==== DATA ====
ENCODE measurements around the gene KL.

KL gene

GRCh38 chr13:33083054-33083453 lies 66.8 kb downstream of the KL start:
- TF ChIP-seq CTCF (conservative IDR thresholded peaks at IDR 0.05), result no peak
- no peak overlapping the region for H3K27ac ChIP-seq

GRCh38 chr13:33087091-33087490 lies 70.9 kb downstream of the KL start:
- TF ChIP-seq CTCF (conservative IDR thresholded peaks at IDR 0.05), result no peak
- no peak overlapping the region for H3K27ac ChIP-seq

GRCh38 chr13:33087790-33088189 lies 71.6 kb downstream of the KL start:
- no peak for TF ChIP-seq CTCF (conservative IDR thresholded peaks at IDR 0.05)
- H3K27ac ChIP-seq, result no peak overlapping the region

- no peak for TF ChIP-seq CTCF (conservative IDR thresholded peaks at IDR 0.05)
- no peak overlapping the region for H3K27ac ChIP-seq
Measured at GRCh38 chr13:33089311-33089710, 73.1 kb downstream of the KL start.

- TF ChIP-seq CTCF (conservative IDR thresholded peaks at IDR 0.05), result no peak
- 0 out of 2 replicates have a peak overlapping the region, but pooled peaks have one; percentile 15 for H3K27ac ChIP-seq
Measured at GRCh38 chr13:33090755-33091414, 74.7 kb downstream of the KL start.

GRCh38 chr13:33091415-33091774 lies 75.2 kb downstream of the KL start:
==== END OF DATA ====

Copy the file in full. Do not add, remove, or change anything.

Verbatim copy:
ENCODE measurements around the gene KL.

KL gene

GRCh38 chr13:33083054-33083453 lies 66.8 kb downstream of the KL start:
- TF ChIP-seq CTCF (conservative IDR thresholded peaks at IDR 0.05), result no peak
- no peak overlapping the region for H3K27ac ChIP-seq

GRCh38 chr13:33087091-33087490 lies 70.9 kb downstream of the KL start:
- TF ChIP-seq CTCF (conservative IDR thresholded peaks at IDR 0.05), result no peak
- no peak overlapping the region for H3K27ac ChIP-seq

GRCh38 chr13:33087790-33088189 lies 71.6 kb downstream of the KL start:
- no peak for TF ChIP-seq CTCF (conservative IDR thresholded peaks at IDR 0.05)
- H3K27ac ChIP-seq, result no peak overlapping the region

- no peak for TF ChIP-seq CTCF (conservative IDR thresholded peaks at IDR 0.05)
- no peak overlapping the region for H3K27ac ChIP-seq
Measured at GRCh38 chr13:33089311-33089710, 73.1 kb downstream of the KL start.

- TF ChIP-seq CTCF (conservative IDR thresholded peaks at IDR 0.05), result no peak
- 0 out of 2 replicates have a peak overlapping the region, but pooled peaks have one; percentile 15 for H3K27ac ChIP-seq
Measured at GRCh38 chr13:33090755-33091414, 74.7 kb downstream of the KL start.

GRCh38 chr13:33091415-33091774 lies 75.2 kb downstream of the KL start: